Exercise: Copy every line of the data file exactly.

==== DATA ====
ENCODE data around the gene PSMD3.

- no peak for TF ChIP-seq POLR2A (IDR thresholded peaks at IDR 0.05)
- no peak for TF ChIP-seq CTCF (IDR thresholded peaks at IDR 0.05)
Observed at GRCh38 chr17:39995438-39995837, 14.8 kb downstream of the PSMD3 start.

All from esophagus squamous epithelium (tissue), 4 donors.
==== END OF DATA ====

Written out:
ENCODE data around the gene PSMD3.

- no peak for TF ChIP-seq POLR2A (IDR thresholded peaks at IDR 0.05)
- no peak for TF ChIP-seq CTCF (IDR thresholded peaks at IDR 0.05)
Observed at GRCh38 chr17:39995438-39995837, 14.8 kb downstream of the PSMD3 start.

All from esophagus squamous epithelium (tissue), 4 donors.